Dr. Jerome H. Rosenstein

Call: 518.725.8621

Dear Patients, Thank you for allowing me to be your physician in these last several years. It is with a heavy heart that I close my practice and take a new position in Central New York. It is an opportunity for me and my family that will allow us more family time and security in this changing health care climate.

I am referring my patients to the Women's OB/GYN Associates practice of Drs. Carol Miller and Marianne (Shantillo) Davis. Their address is 401 Main Street, Johnson City, New York 13790 and their phone number is 607-754-9870 They will retain my practice records after September 17, 2017. Please feel free to call our office with any questions at 518-725-8621.

Wishing all of you good health and much happiness.


Please read the Press and Sun Guest Viewpoint article by Christie Finch, Director of Perinatal Services for the Mothers & Babies Perinatal Services regarding our breast feeding support to our patients!

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Prevent Cervical Cancer Through Timely Screening Tests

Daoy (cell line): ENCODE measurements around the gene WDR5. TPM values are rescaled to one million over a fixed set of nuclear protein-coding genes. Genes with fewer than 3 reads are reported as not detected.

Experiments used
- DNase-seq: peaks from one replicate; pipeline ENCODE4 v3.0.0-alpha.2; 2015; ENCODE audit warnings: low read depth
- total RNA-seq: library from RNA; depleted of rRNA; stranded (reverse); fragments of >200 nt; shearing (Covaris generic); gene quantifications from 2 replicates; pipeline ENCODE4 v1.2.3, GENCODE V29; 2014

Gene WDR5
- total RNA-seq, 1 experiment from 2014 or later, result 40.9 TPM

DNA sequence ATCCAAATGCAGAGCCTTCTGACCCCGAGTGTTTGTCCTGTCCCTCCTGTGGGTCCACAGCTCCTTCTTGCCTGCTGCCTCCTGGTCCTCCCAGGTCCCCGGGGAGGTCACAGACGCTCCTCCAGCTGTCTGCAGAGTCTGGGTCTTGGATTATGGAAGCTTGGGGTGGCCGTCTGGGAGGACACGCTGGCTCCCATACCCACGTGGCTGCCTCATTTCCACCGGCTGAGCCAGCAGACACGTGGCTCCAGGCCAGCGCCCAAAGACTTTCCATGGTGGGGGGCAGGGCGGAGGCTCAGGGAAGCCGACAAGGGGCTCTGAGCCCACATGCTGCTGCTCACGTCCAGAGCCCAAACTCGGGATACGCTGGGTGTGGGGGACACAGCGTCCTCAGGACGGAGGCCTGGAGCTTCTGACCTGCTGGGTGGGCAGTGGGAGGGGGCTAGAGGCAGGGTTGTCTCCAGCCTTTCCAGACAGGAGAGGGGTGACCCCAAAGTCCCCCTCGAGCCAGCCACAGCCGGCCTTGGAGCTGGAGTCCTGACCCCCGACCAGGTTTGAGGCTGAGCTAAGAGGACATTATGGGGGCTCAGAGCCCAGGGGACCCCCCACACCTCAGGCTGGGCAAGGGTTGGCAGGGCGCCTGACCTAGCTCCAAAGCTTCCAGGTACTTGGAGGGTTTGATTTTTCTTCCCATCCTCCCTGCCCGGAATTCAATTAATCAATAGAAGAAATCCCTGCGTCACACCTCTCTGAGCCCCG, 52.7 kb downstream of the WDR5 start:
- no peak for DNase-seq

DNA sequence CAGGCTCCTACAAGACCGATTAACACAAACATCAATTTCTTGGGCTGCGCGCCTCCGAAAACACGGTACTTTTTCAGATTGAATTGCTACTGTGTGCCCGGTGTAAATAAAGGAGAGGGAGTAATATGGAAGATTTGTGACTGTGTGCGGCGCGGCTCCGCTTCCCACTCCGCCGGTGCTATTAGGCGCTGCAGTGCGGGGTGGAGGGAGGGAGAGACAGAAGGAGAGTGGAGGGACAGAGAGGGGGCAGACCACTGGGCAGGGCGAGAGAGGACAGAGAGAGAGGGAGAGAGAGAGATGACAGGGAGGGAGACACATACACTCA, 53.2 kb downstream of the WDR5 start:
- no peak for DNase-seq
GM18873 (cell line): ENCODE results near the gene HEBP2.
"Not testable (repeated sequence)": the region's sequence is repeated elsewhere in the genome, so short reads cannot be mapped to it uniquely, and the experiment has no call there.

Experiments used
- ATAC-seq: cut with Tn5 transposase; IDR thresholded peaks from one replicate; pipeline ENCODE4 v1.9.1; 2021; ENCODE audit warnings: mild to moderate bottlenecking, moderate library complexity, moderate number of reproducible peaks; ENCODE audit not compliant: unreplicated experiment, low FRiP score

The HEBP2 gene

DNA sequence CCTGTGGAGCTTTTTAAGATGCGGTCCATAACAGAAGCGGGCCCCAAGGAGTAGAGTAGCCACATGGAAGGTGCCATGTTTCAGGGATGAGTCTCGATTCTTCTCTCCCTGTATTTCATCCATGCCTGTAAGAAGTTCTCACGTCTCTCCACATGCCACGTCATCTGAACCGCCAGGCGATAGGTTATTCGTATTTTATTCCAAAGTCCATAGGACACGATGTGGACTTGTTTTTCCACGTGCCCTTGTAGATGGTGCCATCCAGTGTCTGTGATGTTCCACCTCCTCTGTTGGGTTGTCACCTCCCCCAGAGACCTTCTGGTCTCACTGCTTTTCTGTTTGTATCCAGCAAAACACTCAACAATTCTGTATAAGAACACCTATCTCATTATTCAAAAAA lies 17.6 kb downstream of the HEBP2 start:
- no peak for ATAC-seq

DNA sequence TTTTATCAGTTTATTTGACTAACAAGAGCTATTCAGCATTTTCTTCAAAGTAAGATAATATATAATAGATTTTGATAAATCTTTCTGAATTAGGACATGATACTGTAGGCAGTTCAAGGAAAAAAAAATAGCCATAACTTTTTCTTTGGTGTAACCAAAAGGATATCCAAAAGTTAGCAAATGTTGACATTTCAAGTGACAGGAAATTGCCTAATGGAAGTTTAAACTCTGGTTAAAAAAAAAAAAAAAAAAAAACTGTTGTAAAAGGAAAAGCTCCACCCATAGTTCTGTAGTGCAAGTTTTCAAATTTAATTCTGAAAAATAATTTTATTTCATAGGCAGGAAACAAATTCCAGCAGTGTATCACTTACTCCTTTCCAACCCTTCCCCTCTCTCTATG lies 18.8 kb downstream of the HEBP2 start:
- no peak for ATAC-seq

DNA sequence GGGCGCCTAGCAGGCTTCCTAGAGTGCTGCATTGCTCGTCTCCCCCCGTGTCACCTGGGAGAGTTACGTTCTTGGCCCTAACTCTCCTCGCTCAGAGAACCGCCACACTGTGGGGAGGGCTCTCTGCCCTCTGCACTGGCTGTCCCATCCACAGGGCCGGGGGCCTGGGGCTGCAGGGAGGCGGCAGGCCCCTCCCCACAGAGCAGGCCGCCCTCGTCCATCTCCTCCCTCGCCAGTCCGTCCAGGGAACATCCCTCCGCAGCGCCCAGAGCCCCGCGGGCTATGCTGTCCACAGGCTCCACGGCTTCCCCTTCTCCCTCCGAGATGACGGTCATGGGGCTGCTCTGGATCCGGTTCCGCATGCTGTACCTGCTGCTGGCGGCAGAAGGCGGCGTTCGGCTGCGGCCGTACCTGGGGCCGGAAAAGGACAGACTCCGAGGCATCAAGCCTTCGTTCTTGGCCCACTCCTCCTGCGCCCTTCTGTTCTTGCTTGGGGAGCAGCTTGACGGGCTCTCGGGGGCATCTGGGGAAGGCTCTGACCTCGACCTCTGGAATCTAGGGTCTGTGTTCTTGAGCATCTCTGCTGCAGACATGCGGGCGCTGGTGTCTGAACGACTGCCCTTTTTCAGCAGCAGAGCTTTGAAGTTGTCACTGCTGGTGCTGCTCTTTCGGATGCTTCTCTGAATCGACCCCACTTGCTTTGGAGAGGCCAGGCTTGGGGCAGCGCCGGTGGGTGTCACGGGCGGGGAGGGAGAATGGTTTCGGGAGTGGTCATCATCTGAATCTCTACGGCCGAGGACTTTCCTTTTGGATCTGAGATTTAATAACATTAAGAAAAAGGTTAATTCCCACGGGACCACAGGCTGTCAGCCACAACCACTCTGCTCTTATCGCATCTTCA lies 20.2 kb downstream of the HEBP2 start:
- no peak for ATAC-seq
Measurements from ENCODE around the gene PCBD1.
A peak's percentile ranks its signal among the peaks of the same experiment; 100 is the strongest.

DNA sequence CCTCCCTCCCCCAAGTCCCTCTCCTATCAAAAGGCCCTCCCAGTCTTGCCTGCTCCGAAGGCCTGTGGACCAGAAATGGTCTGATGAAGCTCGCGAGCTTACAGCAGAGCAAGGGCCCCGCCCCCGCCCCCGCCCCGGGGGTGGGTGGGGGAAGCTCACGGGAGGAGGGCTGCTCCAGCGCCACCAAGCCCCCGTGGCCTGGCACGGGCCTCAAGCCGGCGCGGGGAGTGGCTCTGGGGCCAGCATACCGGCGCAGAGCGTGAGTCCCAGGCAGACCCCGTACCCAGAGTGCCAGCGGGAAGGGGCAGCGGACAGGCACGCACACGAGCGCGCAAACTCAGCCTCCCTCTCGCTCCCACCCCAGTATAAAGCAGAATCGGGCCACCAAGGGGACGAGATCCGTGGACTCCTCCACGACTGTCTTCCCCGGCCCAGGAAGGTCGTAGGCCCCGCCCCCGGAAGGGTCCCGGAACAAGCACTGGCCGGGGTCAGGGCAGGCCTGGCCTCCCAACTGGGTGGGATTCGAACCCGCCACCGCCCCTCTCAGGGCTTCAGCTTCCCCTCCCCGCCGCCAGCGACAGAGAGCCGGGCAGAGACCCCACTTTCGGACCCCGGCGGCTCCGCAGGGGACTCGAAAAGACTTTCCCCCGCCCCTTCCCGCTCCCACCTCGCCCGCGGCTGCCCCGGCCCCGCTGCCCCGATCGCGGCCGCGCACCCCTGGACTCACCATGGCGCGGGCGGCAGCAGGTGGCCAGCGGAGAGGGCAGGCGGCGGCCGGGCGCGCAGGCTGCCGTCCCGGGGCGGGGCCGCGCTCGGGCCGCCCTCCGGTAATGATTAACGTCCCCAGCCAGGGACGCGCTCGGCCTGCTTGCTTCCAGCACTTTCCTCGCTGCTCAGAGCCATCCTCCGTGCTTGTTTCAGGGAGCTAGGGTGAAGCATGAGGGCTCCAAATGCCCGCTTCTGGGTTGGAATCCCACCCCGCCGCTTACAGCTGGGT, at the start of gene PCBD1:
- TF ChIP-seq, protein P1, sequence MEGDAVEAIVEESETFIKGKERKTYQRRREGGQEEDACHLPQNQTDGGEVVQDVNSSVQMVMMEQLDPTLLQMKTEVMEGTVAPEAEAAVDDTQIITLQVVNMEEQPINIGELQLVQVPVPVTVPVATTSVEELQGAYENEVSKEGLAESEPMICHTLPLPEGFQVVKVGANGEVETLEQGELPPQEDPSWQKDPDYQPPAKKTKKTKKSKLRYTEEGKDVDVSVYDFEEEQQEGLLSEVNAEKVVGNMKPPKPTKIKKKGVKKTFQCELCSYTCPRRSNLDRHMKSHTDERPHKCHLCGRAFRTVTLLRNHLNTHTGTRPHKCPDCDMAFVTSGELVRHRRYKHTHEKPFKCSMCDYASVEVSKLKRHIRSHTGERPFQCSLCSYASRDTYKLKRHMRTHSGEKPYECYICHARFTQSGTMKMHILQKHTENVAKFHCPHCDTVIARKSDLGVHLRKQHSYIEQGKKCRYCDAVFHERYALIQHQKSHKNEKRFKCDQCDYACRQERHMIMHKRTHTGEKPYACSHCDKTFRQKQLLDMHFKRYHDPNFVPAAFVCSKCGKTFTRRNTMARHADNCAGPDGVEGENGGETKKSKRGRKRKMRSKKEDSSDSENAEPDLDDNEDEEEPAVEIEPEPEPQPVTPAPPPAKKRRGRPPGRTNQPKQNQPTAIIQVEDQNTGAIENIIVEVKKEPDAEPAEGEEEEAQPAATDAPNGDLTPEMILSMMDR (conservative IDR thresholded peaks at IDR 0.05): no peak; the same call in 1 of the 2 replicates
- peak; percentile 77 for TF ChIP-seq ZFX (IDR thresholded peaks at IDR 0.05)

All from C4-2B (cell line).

Did you know screening tests can find malignant cells before they can fully turn into cervical cancer? Abnormal cells in the cervix, when left untreated, can change into something potentially life-threatening. With a Pap test, doctors can detect, diagnose and treat the condition before it worsens.

Another screening test that is equally important as a Pap test is the HPV test. This screening seeks to detect the presence of the human papillomavirus (HPV), which can also cause abnormal changes in the cells.

Are you aware that HPV is the leading cause of cervical cancer? As a sexually transmissible disease, HPV is passed from one person to another during intercourse. In some cases, people contract it but the disease goes away without medical intervention. But if the virus is not eliminated naturally, it triggers the onset of cancer.

However, two new studies revealed that the HPV test is more accurate in detecting cervical cancer than the Pap test. Published in Gynecologic Oncology, a journal dedicated to the subject on cancer, the two studies were discussed, which said an HPV test, as compared to a Pap test, offers more accurate screening results not just for cervical cancer but also for HPV infection.

Lead researcher Dr. Warner Huh of University of Alabama in Birmingham said, “We found that, in patients aged 25 years and upwards, primary HPV testing performed better than a Pap alone, and we recommend that such tests should be carried out no sooner than every 3 years.”

“We believe that primary HPV testing has potential to further reduce cervical cancer in the U.S.,” he added.